Page last updated at 12:19 GMT, Monday, 4 January 2010

North Wales Police chief to step up restorative justice

Chief Constable of North Wales Police Mark Polin
Mr Polin has also pinpointed the damage of alchohol abuse in the home

The new chief constable of North Wales Police is stepping up a system of restorative justice where offenders apologise to their victims.

Mark Polin says he believes the strategy can play an important role in crime reduction.

It is also seen as a way for first-time offenders to alter their behaviour without receiving a criminal record.

Mr Polin said officers would exercise "personal discretion" when dealing with offences suitable for the treatment.

He said that in the past officers felt obliged to offer fixed penalties when another approach might have been better in deterring further offences.

"We need to build on some of the work we have done around restorative justice," he said.

'Victims' wishes'

"We will be seeking to deal with crime and anti-social behaviour in terms of penalty by not just arresting people but seeking the most appropriate method to provide the incentive to the offender to stop their offending," he added.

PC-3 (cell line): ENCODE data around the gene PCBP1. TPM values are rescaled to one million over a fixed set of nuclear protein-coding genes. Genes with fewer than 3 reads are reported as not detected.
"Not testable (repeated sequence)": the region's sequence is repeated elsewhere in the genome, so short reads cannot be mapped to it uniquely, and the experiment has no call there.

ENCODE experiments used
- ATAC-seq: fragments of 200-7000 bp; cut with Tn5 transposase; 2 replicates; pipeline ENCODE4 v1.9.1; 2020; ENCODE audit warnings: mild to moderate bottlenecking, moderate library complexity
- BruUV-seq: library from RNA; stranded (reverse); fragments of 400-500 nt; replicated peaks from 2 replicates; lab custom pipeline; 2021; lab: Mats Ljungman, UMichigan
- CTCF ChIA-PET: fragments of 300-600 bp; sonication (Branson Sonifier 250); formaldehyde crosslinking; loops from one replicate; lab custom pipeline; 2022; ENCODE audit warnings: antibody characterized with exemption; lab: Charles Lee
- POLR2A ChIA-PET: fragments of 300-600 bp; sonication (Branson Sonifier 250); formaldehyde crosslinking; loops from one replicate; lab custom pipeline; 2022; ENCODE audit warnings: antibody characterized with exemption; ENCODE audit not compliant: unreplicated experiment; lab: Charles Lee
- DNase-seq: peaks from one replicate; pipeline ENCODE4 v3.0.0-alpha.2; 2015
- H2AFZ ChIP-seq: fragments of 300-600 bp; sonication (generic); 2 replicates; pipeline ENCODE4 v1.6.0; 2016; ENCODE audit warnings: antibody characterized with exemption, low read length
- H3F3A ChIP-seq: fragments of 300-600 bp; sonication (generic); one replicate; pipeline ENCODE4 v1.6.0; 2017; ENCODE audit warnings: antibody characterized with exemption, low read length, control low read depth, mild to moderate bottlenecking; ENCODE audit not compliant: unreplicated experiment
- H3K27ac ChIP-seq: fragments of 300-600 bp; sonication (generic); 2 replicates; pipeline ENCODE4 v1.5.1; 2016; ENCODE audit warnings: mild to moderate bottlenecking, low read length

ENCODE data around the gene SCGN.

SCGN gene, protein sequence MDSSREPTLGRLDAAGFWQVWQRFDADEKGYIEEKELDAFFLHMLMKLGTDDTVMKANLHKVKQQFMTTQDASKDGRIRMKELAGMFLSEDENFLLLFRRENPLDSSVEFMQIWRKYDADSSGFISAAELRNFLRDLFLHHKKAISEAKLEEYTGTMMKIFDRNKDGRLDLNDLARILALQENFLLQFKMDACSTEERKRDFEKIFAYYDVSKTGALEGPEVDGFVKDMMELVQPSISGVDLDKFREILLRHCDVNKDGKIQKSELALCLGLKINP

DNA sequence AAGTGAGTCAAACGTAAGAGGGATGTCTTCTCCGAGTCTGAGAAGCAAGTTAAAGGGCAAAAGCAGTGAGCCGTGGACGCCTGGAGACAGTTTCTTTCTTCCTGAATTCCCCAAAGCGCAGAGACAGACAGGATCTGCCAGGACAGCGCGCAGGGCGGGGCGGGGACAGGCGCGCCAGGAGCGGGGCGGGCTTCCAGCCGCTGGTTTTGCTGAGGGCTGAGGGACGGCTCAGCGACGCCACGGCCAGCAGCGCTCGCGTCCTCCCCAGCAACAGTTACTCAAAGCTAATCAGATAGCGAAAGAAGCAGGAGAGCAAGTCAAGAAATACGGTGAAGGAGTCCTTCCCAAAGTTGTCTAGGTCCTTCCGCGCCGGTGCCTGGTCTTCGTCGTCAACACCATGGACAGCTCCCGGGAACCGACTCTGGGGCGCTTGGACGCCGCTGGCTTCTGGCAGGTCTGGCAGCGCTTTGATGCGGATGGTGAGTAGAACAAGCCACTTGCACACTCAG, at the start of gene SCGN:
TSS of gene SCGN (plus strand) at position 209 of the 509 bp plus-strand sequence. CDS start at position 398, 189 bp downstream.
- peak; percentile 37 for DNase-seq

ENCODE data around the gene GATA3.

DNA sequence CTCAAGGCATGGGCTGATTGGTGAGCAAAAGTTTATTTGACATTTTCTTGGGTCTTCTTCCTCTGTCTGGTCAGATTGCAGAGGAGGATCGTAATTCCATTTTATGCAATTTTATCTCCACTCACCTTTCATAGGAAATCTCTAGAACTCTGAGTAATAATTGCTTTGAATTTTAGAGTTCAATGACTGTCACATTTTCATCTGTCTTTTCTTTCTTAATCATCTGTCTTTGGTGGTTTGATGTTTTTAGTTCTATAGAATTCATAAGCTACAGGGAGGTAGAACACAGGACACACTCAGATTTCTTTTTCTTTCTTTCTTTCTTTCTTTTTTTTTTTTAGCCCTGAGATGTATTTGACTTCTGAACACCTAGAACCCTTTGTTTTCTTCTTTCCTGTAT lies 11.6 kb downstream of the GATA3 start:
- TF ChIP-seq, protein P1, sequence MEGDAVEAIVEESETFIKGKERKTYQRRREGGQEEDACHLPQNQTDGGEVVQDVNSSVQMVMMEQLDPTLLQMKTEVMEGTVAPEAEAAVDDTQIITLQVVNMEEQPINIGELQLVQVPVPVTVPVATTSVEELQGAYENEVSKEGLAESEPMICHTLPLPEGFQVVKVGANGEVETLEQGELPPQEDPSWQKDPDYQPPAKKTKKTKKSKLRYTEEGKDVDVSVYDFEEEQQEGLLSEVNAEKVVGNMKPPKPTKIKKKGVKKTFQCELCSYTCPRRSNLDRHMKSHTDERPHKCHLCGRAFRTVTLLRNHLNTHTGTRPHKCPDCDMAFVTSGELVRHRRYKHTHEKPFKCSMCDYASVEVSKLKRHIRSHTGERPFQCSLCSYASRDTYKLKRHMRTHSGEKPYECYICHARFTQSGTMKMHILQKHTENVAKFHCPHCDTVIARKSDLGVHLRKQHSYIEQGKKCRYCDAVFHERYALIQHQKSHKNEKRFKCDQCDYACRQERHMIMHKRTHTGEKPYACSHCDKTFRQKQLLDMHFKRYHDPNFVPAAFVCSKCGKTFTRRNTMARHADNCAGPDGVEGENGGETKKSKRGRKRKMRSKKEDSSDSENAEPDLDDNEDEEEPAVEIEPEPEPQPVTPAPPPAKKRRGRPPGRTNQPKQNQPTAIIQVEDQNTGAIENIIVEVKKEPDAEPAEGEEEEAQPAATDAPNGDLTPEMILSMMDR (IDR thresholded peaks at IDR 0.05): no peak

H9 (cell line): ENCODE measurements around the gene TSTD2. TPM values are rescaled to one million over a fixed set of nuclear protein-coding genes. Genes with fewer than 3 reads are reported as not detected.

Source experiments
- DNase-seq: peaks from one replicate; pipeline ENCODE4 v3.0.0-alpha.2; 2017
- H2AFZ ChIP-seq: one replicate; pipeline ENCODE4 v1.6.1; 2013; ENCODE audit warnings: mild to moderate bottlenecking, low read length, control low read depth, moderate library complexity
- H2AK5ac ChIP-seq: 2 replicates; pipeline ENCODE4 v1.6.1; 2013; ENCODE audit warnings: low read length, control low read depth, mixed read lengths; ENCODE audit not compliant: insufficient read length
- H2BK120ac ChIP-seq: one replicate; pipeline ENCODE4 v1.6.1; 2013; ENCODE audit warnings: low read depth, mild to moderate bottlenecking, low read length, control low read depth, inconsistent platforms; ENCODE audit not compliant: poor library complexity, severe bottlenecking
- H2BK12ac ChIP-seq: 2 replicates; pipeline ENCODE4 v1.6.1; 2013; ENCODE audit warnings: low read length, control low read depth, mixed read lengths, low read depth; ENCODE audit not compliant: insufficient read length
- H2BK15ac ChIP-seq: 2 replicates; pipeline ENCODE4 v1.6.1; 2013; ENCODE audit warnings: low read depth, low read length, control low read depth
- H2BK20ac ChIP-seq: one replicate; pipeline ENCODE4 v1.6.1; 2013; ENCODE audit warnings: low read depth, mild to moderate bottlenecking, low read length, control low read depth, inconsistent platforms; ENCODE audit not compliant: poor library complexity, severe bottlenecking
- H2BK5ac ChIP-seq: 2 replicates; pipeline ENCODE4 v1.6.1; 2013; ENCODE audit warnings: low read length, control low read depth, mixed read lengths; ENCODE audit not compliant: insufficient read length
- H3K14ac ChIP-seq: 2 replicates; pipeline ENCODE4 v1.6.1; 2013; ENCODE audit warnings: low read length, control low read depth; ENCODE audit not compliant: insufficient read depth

Mr Polin said he would be providing his officers with "greater discretion" about how to deal with minor crime and incidents, including anti-social behaviour.

"That means that they can properly consider the wishes of the victims and the communities - and they can consider how to resolve a particular incident with regard to those wishes," he added.

Drinking in your own home is not an offence so for us it is very difficult influence from a police service perspective
Mark Polin

He said he did not want his officers to feel "pushed down the route" of issuing a fixed penalty notice, "if there's a better resolution to be had which will better address the needs of the victims and the community - and crucially stop the offending".

The chief constable said the system would also allow victims to tell offenders the "real impact" of what they had done.

Mr Polin added that the force would also continue to tackle drink and drug misuse.

He said: "In relation to alcohol, the biggest problem, UK-wide as well as in Wales, is not so much people getting drunk in licensed premises but the extent to which they are drinking in the home before they go out.

"That's a broader issue that needs to be addressed in a variety of ways and needs to be Government-led because the police alone cannot address that.

"Drinking in your own home is not an offence so for us it is very difficult influence from a police service perspective.

"It can cause problems in the home or after people go out so it can be a double whammy.

"It can give rise to domestic assaults and it can cause public disorder out on the streets.

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